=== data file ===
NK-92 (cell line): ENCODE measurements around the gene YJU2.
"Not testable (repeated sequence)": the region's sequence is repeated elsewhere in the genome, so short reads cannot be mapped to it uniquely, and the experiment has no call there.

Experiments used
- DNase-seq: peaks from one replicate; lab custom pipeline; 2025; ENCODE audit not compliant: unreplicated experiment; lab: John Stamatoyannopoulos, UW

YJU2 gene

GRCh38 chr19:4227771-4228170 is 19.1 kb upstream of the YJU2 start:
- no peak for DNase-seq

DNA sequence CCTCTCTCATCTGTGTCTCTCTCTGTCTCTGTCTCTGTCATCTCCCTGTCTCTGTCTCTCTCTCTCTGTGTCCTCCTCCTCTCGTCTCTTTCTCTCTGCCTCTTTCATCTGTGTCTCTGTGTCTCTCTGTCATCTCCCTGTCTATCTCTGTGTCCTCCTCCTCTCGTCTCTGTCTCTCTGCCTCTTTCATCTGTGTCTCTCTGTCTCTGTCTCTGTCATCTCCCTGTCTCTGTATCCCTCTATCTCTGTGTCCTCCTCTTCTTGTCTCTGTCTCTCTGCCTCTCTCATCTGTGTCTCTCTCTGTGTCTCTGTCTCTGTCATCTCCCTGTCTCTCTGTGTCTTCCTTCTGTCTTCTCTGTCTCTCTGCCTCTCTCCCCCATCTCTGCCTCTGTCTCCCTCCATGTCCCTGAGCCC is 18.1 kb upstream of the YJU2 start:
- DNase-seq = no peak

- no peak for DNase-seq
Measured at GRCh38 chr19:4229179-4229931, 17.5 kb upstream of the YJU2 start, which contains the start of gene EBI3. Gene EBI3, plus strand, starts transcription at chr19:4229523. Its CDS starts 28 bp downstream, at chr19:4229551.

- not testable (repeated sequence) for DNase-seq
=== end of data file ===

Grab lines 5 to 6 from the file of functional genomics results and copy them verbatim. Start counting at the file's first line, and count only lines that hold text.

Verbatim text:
YJU2 gene

GRCh38 chr19:4227771-4228170 is 19.1 kb upstream of the YJU2 start: